With the success of the Netflix original series Stranger Things, it’s no surprise that Dark Horse felt the need to make a comic to go along with it. But how does the change to a graphic adventure hold up against the highly acclaimed show?
Honestly, it’s a bit of a slow burn at the start. Warning: Minor spoilers for both the show and the comic to follow.
Stranger Things #1 follows Will Byers and his time in the Upside Down. It begins with the moment he runs from his house into the shed and disappears from the real world. The thing about this first issue is that aside from what it shows us going on in his head, none of what we see is really anything we don’t already know, it’s just from his point of view, rather than the viewer’s. That’s not to say what’s here is bad, it still intrigues you to know what happens next, but it feels like a waste of an issue.
Everything that happens in the first issue could easily be summed up in a few pages. The issue left me wanting more because I pretty much knew, or understood what I was reading because it’s already happened in the show. Granted, I suppose the comic needs to set itself up, assuming everyone reading it hasn’t watched the show? But come on. It’s Stranger Things! If you haven’t watched the show, you could probably give a shit about the comic… but I digress.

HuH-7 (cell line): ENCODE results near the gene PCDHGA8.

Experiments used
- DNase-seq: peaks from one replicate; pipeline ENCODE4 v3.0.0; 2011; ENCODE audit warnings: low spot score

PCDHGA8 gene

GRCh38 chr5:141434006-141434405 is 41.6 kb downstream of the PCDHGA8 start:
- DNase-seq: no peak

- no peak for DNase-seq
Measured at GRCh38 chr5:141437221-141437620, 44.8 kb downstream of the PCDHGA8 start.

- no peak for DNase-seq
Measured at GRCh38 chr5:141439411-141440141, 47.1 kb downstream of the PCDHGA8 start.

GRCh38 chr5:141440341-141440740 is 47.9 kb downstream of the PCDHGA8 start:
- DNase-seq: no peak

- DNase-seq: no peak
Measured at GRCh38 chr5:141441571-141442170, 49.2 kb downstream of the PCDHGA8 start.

While the story might be familiar, the way it’s written carries the comic at a solid, steady pace. It’s primarily a narrator chronicling what is happening to Will or what is going on in his head, but it carries the story enough where you don’t get bored with it. Of course, there is a great cliffhanger at the end that makes you wish you had the second issue to dive into.
The art is fitting for the theme of the comic. Flat, dark colors do a good job of setting the tone for the Upside Down. Meanwhile, certain dialogue compliments the bright, childish drawings of things happening in Will’s head and does a good job of conveying how the mind of a kid might views things.
Overall, while this issue gets off to a rocky, slow start, it does a good job setting up what’s to come. While I wish they had just jumped right into the action, I can understand the need to make sure everyone is on the same page by retreading familiar territory.